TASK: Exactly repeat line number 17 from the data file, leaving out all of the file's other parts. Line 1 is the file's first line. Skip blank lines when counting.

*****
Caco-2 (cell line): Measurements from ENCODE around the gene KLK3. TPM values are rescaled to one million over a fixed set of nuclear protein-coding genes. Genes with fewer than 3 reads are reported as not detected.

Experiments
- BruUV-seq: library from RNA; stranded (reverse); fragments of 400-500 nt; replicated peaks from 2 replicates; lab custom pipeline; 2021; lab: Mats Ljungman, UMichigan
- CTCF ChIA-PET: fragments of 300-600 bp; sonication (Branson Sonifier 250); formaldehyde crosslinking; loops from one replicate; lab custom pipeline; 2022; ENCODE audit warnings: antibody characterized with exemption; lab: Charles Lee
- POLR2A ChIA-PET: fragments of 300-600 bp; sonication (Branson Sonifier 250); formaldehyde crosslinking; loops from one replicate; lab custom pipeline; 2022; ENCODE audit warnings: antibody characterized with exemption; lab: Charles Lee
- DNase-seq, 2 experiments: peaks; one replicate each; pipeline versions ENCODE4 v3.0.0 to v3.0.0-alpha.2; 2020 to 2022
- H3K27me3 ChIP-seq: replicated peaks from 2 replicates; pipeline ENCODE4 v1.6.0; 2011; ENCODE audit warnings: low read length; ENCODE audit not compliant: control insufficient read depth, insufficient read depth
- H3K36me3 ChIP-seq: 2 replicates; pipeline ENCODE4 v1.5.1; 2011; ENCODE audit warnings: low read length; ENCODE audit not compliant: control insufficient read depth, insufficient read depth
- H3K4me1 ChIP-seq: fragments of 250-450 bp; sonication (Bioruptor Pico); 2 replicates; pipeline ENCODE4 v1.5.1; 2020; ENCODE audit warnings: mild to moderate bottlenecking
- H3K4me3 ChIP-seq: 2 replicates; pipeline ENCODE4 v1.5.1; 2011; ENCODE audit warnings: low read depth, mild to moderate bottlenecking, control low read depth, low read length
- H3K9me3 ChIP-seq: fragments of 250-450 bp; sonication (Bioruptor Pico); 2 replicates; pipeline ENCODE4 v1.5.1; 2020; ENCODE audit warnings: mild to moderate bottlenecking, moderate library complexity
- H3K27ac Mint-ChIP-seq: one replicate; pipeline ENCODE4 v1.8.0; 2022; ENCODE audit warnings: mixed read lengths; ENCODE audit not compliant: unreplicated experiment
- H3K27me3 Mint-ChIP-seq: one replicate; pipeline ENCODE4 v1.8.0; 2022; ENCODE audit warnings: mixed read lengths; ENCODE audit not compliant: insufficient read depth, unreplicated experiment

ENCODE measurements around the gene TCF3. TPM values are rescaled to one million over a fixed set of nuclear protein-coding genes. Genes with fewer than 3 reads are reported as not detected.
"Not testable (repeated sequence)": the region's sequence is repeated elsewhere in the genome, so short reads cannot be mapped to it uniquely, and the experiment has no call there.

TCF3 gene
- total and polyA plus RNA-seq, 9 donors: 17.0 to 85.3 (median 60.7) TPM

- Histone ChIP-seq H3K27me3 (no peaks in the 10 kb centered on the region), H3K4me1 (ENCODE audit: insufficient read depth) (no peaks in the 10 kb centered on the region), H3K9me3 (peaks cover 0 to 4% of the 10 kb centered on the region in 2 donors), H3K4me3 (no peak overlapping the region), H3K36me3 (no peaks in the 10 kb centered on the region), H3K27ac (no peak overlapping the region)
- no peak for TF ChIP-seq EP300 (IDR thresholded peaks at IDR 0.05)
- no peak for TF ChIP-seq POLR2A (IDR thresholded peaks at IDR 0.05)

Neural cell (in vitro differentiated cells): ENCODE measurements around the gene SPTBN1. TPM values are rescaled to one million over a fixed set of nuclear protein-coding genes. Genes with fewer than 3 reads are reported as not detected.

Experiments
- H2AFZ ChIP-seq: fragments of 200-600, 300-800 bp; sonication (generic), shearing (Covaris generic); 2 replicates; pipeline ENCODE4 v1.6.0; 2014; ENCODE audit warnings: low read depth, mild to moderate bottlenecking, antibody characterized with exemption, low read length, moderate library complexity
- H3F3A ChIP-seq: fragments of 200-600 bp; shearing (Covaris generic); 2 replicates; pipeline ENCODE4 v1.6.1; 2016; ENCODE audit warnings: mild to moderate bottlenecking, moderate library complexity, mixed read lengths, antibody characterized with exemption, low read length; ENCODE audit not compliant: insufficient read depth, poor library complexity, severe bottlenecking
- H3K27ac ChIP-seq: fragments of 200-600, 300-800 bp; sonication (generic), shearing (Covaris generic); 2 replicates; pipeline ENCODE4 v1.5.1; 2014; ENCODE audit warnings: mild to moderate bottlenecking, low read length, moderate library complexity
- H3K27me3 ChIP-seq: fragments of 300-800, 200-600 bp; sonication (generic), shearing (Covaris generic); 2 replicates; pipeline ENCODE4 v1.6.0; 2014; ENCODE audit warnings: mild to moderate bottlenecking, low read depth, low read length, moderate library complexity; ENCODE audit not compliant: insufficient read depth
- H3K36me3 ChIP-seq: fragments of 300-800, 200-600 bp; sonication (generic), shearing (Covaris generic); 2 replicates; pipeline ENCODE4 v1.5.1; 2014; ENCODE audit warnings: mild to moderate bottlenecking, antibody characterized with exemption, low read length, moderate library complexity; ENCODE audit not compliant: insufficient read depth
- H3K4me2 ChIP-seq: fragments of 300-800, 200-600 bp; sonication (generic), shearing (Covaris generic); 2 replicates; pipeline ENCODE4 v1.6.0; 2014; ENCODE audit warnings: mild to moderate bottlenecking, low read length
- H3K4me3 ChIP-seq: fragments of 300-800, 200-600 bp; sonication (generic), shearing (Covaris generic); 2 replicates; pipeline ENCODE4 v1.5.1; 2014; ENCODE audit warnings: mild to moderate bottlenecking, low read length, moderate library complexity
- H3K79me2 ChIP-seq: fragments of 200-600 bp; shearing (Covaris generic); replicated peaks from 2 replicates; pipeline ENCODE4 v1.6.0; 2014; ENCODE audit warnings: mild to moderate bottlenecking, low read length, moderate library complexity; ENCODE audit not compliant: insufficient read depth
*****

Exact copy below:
- total and polyA plus RNA-seq, 9 donors: 17.0 to 85.3 (median 60.7) TPM